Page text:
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Indian court gives disputed religious site to Hindus in landmark ruling

NEW DELHI/AYODHYA, India (Reuters) - India’s Supreme Court on Saturday awarded a bitterly contested religious site to Hindus, dealing a defeat to Muslims who also claim the land that has sparked some of the country’s bloodiest riots since independence.

The ruling in the dispute between Hindu and Muslim groups paves the way for the construction of a Hindu temple on the site in the northern town of Ayodhya, a proposal long supported by Prime Minister Narendra Modi’s ruling Hindu-nationalist party.

Saturday’s judgement, which is likely to be viewed as a win for Modi’s Bharatiya Janata Party (BJP) and its backers, was criticised as unfair by a lawyer for the Muslim group involved in the case.

However, the group’s leader said ultimately it would accept the verdict and called for peace between India’s majority Hindus and Muslims, who constitute 14% of its 1.3 billion people.

In 1992, a Hindu mob destroyed the 16th-century Babri Mosque on the site, triggering riots in which about 2,000 people, most of them Muslims, were killed across the country.

Court battles over the ownership of the site followed.


Jubilant Hindus, who have long campaigned for a temple to be built on the mosque’s ruins, cheered and set off fire crackers in Ayodhya after the court decision was announced.

Thousands of paramilitary force members and police were deployed in Ayodhya and other sensitive areas across India, but there were no immediate reports of unrest.

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“Today’s Supreme Court decision has given the nation the message that even the most difficult of all problems falls within the ambit of the constitution and within the boundaries of the judicial system,” Modi said in a televised address on Saturday evening, calling for “a new India” free of hatred.

He had earlier tweeted that the verdict should not be seen as “a win or loss for anybody.”

The ruling comes months after his government stripped the Muslim-majority Jammu and Kashmir region of its special status as a state, delivering on an election promise to its largely Hindu support base.

Neelanjan Sircar, an assistant professor at Ashoka University near New Delhi, said the verdict would benefit the BJP, which won re-election in May, but a slowing economy would ultimately take centre stage for voters.

“These things don’t work forever ... Ram Temple isn’t going to put food on the table,” Sircar said.

Hindus believe the site is the birthplace of Lord Ram, a physical incarnation of the Hindu god Vishnu, and say the site was holy for Hindus long before the Muslim Mughals, India’s most prominent Islamic rulers, built the Babri mosque there in 1528.


The five-judge bench, headed by Chief Justice Ranjan Gogoi, reached a unanimous decision to hand the plot of 2.77 acres (1.1 hectares), about the size of a soccer field, to the Hindu group.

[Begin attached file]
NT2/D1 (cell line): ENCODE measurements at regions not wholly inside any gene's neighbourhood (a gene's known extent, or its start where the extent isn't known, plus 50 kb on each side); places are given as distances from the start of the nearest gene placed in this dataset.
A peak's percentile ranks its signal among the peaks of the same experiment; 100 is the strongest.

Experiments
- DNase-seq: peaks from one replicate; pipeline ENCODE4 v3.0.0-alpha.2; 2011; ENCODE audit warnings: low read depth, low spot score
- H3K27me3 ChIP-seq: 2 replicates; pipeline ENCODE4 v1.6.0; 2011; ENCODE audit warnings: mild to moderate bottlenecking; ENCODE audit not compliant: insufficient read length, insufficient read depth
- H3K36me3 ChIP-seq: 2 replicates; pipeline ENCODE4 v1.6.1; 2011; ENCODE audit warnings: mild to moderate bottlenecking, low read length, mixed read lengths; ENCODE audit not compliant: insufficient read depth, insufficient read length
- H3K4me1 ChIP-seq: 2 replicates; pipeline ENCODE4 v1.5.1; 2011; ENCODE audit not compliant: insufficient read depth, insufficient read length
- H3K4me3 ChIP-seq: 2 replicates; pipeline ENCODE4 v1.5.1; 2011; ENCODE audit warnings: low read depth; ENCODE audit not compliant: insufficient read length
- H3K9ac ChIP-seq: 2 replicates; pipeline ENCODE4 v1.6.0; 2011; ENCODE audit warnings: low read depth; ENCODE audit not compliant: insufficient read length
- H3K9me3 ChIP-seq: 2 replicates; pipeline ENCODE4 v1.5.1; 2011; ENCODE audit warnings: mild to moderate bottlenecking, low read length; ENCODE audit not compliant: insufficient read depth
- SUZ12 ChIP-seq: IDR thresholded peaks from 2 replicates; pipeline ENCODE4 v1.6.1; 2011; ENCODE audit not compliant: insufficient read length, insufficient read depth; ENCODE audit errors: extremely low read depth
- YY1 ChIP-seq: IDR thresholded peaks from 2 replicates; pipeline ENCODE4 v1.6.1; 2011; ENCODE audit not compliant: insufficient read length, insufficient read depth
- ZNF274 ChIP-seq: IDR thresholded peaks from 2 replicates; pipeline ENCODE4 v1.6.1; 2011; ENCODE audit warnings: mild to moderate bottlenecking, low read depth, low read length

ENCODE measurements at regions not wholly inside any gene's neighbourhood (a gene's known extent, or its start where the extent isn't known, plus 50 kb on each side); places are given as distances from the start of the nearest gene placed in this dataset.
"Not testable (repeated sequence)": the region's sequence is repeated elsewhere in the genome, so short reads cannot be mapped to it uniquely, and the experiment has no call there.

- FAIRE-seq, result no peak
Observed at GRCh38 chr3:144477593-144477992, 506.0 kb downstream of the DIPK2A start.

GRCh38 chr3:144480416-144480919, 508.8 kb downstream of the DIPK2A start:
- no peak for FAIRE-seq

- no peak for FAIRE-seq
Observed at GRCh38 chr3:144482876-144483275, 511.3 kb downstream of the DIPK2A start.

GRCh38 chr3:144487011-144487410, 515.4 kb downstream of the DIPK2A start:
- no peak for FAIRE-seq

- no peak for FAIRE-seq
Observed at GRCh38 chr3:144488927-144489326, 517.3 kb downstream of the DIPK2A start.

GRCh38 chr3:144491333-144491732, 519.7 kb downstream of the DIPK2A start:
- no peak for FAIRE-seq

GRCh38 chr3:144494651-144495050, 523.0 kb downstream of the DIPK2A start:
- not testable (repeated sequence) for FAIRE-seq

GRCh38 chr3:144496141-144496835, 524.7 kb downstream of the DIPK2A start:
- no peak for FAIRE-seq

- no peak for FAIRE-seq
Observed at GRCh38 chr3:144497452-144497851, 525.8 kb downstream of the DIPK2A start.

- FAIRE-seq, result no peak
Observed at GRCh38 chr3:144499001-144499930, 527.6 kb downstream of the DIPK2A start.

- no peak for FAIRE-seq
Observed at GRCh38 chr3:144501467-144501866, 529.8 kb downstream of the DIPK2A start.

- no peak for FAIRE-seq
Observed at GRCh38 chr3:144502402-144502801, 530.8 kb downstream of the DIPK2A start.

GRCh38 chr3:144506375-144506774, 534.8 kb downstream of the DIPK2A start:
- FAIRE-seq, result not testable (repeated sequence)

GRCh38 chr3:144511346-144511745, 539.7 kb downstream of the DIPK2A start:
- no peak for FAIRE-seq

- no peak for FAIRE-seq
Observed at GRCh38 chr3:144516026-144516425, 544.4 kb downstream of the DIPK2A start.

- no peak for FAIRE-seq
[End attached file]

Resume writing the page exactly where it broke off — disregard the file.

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The court also directed that another plot of five acres (two hectares) in Ayodhya be provided to the Muslim group that contested the case. That was not enough to mollify some critics.

“The country is now moving towards becoming a Hindu nation,” Asaduddin Owaisi, an influential Muslim opposition politician, told reporters.

A lawyer for the Sunni Muslim group involved in the case initially said it would likely file a review petition, which could have triggered another protracted legal battle, but its chairman Zafar Farooqui said later on Saturday the verdict had been accepted “with humility.”

Muslim organisations appealed for calm.

The Hindu group Rashtriya Swayamsevak Sangh -- the parent organisation of Modi’s party -- had already decided against any celebrations to avoid provoking sectarian violence.

Restrictions were placed on gatherings in some places and internet services were suspended. Elsewhere, police monitored social media to curb rumours.

Across the border in arch-rival Pakistan, the foreign ministry said the decision “shredded the veneer of so-called secularism” in India and showed minorities were no longer safe.

A spokesman for India’s external affairs ministry responded by saying Pakistan had a “pathological compulsion” to involve itself in internal Indian matters.

In Ayodhya, the streets were largely deserted and security personnel patrolled the main road to Lucknow, the capital of the northern state of Uttar Pradesh.

Residents were glued to their televisions and phones for news of the ruling, which delighted Hindus when it came.

“Everyone should come together to ensure that the construction work begins at the site without any delay,” roadside vendor Jitan Singh said over the chants of “Jai Shri Ram” (hail Lord Ram) from fellow shop-keepers.

Additional reporting Devjyot Ghoshal, Manoj Kumar, Sanjeev Miglani and Sankalp Phartiyal in New Delhi; Saurabh Sharma in Ayodhya; Kanishka Singh in Lucknow; Swati Bhat, Shilpa Jamkhandikar, Sudipto Ganguly and Rajendra Jadhav in Mumbai; Alasdair Pal in Kartarpur, Pakistan; Writing by Rupam Jain and Alexandra Ulmer; Editing by Euan Rocha, Robert Birsel and Helen Popper